7. Increased Risk of Acute Coronary Syndrome among Patients with Urinary Stone Disease: A Nationwide Population-Based Cohort Study

    PubMed Central

    Lin, Cheng-Li; Chung, Shiu-Dong; Chung, Chi-Jung; Kao, Chia-Hung; Chang, Chao-Hsiang

    2014-01-01

    Background/Objectives Urinary stones (US) are associated with systemic metabolic and endocrine disorders that share risk factors typically associated with acute coronary syndrome (ACS). Methods For this investigation, 30 142 patients with US were set as the research group, and 121 768 randomly selected patients were set as the comparison group through frequency matching by age, sex, and index year. Each patient was individually tracked to identify those who developed ACS during the follow-up period. Cox proportional hazards regression and the Kaplan-Meier method were adopted to calculate the hazard ratios of ACS risk and plot the survival curve. Results Overall, 275 (13.4 per 10 000 person-y) and 736 events (9.1 per 10 000 person-y) were observed among patients in the research and comparison cohorts, respectively. The patients with US had a substantially lower ACS-free survival rate compared with that of the patients in the comparison cohort (P<.001). After adjusting for potential risk factors, the patients with US were observed to have a 1.22-fold higher risk of ACS compared with patients in the comparison cohort (95% confidence interval = 1.05–1.40, P<.001), particularly among younger patients. Conclusions The results indicate that US is associated with increased risk of developing ACS, particularly among young (≤49 years) and male adults. Future studies should examine the possible mechanisms of US-related ACS morbidity by conducting multicenter recruitment and measurements of laboratory data. PMID:25010058

  8. Prediction of calcium oxalate monohydrate stone composition during ureteroscopy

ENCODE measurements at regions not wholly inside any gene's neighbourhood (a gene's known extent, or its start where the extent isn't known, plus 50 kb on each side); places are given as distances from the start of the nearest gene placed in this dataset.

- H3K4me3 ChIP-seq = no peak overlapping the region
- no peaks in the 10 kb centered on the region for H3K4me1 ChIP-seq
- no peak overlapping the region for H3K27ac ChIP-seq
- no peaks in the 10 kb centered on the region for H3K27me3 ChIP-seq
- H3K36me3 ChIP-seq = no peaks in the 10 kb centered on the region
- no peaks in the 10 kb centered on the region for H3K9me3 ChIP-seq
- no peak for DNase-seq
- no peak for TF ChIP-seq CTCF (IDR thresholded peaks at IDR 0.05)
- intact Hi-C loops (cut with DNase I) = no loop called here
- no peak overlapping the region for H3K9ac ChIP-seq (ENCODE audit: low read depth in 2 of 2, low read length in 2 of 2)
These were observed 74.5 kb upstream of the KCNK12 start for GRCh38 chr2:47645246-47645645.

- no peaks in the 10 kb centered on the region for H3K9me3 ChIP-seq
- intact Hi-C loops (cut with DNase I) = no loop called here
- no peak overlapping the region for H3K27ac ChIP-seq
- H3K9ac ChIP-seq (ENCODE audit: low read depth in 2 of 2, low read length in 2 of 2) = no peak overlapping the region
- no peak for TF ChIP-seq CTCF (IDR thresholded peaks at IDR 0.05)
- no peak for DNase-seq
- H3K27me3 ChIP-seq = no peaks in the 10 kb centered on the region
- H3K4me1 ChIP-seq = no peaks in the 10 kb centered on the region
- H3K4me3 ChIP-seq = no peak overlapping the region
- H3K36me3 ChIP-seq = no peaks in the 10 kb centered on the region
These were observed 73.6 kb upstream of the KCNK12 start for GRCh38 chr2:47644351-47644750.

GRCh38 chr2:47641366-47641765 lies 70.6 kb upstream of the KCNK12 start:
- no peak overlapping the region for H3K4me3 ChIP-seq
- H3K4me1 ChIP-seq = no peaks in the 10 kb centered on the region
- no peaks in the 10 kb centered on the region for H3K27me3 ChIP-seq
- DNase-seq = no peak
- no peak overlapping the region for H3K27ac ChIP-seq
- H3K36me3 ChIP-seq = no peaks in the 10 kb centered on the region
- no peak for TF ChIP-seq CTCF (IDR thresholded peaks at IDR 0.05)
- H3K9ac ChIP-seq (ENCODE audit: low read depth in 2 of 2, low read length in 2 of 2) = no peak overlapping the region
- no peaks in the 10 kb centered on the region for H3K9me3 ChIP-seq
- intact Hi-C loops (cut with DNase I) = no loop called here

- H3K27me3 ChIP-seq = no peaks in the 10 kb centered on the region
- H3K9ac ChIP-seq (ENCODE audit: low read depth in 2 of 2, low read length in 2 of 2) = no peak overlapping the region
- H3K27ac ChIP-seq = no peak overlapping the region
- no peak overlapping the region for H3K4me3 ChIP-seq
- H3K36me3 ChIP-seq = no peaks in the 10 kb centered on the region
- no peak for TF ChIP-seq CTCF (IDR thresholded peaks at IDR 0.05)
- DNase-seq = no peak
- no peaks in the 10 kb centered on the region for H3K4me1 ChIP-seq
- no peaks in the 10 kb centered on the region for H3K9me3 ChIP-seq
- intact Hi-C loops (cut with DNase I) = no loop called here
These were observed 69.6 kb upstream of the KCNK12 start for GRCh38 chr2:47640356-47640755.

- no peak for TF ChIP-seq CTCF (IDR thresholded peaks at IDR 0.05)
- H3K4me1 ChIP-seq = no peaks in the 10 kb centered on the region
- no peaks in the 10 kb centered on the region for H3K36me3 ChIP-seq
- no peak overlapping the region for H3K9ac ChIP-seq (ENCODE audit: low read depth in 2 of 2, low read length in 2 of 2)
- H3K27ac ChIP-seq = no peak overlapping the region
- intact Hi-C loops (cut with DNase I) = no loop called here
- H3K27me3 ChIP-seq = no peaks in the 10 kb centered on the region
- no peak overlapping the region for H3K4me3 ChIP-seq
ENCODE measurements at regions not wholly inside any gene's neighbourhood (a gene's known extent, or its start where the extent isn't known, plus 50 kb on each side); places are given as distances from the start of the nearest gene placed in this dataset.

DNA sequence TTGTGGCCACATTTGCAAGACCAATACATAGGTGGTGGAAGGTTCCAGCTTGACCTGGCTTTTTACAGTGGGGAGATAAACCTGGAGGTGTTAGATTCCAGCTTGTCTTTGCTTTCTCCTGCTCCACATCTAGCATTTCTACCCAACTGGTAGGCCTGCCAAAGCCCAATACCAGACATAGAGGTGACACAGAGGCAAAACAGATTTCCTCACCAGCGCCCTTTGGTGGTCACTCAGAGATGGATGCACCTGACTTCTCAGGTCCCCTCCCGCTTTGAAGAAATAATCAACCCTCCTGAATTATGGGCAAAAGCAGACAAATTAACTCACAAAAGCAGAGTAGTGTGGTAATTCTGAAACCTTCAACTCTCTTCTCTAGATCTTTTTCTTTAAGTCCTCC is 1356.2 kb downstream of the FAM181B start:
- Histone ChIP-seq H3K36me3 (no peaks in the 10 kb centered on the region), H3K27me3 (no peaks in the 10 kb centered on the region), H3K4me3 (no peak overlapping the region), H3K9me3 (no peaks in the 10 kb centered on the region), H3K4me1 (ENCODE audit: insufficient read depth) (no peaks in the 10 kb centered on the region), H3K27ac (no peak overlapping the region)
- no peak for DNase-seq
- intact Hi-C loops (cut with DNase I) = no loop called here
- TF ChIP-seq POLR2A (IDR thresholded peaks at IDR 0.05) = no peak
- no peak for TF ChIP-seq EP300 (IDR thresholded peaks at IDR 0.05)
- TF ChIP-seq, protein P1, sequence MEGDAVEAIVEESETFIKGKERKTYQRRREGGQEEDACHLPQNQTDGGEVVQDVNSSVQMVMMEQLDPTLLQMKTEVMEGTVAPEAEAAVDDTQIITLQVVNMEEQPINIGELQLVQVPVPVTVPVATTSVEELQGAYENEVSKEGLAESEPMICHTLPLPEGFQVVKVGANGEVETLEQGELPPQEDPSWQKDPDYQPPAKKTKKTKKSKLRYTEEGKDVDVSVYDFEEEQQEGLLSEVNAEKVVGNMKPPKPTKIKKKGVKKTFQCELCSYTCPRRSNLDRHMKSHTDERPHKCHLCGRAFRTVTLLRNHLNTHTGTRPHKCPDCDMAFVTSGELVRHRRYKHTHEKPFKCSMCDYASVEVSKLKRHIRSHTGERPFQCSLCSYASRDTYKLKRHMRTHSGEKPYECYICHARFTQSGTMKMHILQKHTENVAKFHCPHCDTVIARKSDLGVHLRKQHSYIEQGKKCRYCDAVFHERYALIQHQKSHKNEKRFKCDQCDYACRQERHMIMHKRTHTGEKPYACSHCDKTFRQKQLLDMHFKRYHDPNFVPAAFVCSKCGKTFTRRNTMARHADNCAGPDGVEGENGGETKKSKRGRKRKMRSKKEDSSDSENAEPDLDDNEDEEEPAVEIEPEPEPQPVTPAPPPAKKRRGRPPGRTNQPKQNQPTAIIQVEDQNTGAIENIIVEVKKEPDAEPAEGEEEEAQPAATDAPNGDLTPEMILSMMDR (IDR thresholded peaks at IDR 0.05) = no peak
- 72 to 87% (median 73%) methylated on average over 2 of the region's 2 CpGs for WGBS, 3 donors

NASA Astrophysics Data System (ADS)

    Hamidizedah, Reza; Melnyk, Megan; Teichman, Joel M. H.

    2012-02-01

    Introduction: Prior research shows that Ho:YAG lithotripsy produces tiny dust fragments at low pulse energy (0.2J). However, calcium oxalate monohydrate (COM) stones may not fragment at this low pulse energy setting. Stone composition is rarely known until after surgery and historically, attempts to predict stone composition on the basis of endoscopic stone appearance were unsuccessful. Current endoscopic technology permits visual details that previously were not evident. As COM appears black under ambient light, we attempt to predict COM stone composition at the time of ureteroscopy based on its endoscopic appearance. Methods: Consecutive subjects undergoing ureteroscopy for stone disease were studied. Any portion of the stone that appeared black under endoscopic vision was considered clinical evidence of COM. Predicted stone composition was correlated with post-operative calculus analysis. Results: 46 consecutive ureteroscopic stone cases were analyzed prospectively. 25 of 28 subjects (89%) with black stones had stones later proven to be COM by composition analysis, versus one of 18 patients (6%) with non-black stones that were COM (p<0.0001). A black endoscopic stone appearance had a positive predictive value for COM of 89% and a non-black endoscopic stone appearance had a negative predictive value for COM of 94% (sensitivity 96%, specificity 83%). Conclusions: COM may reasonably be predicted intra-operatively by its black endoscopic appearance. The clinical utility would be to use higher laser pulse energy settings than for non-COM compositions. This data raises the possibility that more sophisticated optical characterization of endoscopic stone appearance may prove to be a useful tool to predict stone composition.